If implemented in software, the functions may be stored on or transmitted over as one or more instructions or code on a computer-readable medium. The steps of a method or algorithm disclosed herein may be implemented in a processor-executable software module which may reside on a computer-readable medium. Computer-readable media includes both computer storage media and communication media including any medium that can be enabled to transfer a computer program from one place to another. A storage media may be any available media that may be accessed by a computer. By way of example, and not limitation, such computer-readable media may include RAM, ROM, EEPROM, CD-ROM or other optical disk storage, magnetic disk storage or other magnetic storage devices, or any other medium that may be used to store desired program code in the form of instructions or data structures and that may be accessed by a computer. Also, any connection can be properly termed a computer-readable medium. Disk and disc, as used herein, includes compact disc (CD), laser disc, optical disc, digital versatile disc (DVD), floppy disk, and blu-ray disc where disks usually reproduce data magnetically, while discs reproduce data optically with lasers. Combinations of the above should also be included within the scope of computer-readable media. Additionally, the operations of a method or algorithm may reside as one or any combination or set of codes and instructions on a machine readable medium and computer-readable medium, which may be incorporated into a computer program product.

It is understood that any specific order or hierarchy of steps in any disclosed process is an example of a sample approach. Based upon design preferences, it is understood that the specific order or hierarchy of steps in the processes may be rearranged while remaining within the scope of the present disclosure. The accompanying method claims present elements of the various steps in a sample order, and are not meant to be limited to the specific order or hierarchy presented.

Various modifications to the implementations described in this disclosure may be readily apparent to those skilled in the art, and the generic principles defined herein may be applied to other implementations without departing from the spirit or scope of this disclosure. Thus, the disclosure is not intended to be limited to the implementations shown herein, but is to be accorded the widest scope consistent with the claims, the principles and the novel features disclosed herein. The word “exemplary” is used exclusively herein to mean “serving as an example, instance, or illustration.” Any implementation described herein as “exemplary” is not necessarily to be construed as preferred or advantageous over other implementations.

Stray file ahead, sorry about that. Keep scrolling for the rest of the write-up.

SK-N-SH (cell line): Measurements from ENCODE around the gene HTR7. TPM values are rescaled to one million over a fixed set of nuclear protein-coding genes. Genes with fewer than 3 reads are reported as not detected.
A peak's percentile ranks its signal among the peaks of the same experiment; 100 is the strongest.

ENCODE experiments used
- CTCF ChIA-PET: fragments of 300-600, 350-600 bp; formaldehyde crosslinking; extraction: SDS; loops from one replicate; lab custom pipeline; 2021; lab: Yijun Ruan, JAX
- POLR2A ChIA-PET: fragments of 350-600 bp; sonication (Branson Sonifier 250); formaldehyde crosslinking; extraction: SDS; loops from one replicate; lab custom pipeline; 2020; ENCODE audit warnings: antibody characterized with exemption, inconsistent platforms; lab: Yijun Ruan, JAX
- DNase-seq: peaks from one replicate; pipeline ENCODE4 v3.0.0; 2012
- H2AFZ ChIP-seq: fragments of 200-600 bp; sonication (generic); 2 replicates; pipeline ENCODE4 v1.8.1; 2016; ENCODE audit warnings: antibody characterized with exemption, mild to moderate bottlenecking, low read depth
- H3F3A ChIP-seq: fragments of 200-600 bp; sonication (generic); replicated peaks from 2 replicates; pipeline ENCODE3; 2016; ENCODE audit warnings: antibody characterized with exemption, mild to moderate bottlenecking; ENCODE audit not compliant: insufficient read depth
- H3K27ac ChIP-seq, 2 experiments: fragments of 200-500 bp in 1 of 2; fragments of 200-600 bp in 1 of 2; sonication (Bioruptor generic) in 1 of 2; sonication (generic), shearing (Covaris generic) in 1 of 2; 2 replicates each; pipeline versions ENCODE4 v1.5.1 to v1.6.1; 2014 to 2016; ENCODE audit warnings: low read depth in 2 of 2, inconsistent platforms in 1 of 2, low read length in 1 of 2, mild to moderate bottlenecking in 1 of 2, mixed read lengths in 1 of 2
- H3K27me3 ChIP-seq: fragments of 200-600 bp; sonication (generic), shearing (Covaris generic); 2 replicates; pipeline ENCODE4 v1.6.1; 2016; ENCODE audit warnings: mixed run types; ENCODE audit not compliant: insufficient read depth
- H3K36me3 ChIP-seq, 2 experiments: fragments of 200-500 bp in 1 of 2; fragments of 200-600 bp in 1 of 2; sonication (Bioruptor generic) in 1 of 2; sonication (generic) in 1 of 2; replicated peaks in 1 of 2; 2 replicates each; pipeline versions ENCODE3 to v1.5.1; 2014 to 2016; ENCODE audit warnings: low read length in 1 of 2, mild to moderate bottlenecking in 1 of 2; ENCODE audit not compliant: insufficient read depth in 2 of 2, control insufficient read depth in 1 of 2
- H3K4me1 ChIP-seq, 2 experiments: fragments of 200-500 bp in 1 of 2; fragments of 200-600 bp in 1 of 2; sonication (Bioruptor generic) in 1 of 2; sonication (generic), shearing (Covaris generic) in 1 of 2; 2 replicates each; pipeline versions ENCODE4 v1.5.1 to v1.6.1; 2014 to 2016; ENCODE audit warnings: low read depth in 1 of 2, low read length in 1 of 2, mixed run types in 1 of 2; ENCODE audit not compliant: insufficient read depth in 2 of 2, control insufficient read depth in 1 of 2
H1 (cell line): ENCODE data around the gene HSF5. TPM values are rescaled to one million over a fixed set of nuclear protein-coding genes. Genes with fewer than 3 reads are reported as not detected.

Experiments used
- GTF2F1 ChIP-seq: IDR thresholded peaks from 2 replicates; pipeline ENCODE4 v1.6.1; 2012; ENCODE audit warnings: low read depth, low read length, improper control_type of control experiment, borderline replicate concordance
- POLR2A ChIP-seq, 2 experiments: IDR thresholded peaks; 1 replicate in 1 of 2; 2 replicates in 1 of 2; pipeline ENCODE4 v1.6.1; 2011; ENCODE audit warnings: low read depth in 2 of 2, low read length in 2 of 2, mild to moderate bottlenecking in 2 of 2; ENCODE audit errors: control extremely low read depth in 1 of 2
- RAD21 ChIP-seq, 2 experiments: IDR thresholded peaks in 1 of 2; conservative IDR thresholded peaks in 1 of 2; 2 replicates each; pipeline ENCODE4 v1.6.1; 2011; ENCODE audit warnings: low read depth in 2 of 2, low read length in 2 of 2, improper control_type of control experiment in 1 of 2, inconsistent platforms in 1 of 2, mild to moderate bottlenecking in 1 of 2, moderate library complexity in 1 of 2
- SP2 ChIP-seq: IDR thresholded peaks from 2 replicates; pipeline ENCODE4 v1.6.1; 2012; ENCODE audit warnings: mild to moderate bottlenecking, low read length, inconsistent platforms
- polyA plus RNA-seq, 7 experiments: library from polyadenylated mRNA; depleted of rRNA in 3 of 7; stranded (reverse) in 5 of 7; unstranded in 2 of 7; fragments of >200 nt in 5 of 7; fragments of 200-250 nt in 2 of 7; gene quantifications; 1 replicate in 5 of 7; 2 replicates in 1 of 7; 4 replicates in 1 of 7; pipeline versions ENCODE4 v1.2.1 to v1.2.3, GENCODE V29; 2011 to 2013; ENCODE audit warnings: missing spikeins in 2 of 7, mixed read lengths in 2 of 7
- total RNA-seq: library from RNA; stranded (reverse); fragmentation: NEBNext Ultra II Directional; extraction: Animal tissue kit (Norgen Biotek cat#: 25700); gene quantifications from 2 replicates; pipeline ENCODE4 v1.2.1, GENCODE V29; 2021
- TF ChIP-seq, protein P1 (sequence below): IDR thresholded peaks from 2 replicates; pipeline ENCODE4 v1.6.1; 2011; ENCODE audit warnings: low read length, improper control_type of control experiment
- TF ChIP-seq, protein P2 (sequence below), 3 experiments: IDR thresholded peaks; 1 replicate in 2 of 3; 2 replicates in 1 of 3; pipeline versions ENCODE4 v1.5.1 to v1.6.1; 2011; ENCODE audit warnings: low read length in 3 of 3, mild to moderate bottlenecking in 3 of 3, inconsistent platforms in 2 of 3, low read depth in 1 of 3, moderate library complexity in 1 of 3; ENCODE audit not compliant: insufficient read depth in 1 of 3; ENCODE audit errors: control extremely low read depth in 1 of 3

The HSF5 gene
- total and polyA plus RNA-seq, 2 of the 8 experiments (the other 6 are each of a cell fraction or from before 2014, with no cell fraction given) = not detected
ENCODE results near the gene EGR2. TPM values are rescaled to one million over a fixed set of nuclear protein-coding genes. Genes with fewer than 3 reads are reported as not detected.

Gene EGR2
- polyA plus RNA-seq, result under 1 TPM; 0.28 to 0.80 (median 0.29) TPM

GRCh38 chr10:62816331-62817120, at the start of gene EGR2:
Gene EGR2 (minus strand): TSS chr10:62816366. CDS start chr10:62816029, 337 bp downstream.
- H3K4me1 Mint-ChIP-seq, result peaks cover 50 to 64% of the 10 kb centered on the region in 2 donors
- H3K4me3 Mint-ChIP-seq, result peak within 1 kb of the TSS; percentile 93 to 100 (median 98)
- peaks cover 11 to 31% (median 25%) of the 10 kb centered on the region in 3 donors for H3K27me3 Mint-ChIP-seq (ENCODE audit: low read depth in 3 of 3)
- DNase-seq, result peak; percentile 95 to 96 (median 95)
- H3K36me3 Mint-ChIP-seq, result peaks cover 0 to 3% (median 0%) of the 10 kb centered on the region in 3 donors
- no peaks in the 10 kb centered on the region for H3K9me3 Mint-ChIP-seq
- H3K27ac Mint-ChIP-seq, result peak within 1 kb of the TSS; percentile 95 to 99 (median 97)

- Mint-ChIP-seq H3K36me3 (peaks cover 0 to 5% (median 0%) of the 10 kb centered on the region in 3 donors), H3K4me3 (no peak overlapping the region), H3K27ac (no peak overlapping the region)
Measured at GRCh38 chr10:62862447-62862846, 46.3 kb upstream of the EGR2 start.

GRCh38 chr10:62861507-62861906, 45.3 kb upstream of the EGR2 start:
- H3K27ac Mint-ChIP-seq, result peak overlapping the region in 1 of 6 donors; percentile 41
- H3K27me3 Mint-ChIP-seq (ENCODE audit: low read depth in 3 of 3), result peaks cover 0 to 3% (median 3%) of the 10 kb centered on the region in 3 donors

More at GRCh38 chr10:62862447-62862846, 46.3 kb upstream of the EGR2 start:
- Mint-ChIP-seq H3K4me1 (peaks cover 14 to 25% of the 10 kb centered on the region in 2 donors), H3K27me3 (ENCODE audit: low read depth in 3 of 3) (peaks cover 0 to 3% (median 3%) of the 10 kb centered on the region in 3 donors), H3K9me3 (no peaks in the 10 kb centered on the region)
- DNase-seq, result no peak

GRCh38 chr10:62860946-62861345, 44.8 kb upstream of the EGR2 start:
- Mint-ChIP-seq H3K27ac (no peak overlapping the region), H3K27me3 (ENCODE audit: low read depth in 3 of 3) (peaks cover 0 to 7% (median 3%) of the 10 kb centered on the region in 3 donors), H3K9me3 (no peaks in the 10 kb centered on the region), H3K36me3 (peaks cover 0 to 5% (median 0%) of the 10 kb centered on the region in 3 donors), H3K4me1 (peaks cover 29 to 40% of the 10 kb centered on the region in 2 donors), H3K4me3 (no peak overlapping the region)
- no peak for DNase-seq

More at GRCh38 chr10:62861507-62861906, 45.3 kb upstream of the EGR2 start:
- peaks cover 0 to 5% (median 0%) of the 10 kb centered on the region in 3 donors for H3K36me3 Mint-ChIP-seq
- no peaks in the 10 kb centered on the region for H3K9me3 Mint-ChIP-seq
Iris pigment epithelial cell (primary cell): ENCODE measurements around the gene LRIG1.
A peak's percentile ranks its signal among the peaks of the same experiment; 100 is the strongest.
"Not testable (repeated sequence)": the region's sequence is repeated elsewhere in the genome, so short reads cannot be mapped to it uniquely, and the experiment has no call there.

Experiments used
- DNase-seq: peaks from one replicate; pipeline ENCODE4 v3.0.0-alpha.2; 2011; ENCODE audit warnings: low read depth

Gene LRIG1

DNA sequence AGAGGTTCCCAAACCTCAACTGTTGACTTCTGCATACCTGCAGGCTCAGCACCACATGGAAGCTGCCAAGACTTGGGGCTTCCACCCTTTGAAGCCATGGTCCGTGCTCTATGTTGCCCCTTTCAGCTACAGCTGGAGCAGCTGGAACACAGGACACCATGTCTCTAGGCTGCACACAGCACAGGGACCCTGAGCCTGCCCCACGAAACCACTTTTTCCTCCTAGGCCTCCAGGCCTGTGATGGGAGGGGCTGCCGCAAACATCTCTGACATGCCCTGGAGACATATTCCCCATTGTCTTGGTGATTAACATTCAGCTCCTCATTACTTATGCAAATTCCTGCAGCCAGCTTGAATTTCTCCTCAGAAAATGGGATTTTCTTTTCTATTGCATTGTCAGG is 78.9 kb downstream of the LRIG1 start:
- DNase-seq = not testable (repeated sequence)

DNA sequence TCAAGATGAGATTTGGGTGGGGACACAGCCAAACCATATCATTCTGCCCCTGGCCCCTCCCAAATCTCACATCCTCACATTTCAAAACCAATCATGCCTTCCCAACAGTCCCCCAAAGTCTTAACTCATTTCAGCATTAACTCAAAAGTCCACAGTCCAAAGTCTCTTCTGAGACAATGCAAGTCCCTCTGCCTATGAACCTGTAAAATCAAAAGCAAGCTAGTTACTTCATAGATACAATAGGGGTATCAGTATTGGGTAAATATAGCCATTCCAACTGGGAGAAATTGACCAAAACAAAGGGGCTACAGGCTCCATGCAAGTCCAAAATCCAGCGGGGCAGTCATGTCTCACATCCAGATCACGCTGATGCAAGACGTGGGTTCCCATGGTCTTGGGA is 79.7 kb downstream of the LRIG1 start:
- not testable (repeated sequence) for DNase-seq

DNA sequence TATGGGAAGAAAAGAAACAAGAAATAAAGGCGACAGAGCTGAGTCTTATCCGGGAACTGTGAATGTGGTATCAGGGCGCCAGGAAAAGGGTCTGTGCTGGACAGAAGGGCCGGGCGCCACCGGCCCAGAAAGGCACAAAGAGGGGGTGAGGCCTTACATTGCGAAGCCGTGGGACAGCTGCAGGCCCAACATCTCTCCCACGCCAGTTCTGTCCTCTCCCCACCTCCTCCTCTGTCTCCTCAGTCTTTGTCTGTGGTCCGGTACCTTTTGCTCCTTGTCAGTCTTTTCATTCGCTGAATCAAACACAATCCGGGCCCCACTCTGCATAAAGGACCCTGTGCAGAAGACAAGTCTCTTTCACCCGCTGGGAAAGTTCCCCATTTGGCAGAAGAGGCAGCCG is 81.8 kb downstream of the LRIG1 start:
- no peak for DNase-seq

Certain features that are described in this specification in the context of separate implementations also can be implemented in combination in a single implementation. Conversely, various features that are described in the context of a single implementation also can be implemented in multiple implementations separately or in any suitable sub-combination. Moreover, although features may be described above as acting in certain combinations and even initially claimed as such, one or more features from a claimed combination can in some cases be excised from the combination, and the claimed combination may be directed to a sub-combination or variation of a sub-combination.

Similarly, while operations are depicted in the drawings in a particular order, this should not be understood as requiring that such operations be performed in the particular order shown or in sequential order, or that all illustrated operations be performed, to achieve desirable results. In certain circumstances, multitasking and parallel processing may be advantageous. Moreover, the separation of various system components in the implementations described above should not be understood as requiring such separation in all implementations, and it should be understood that the described program components and systems can generally be integrated together in a single software product or packaged into multiple software products. Additionally, other implementations are within the scope of the following claims. In some cases, the actions recited in the claims can be performed in a different order and still achieve desirable results.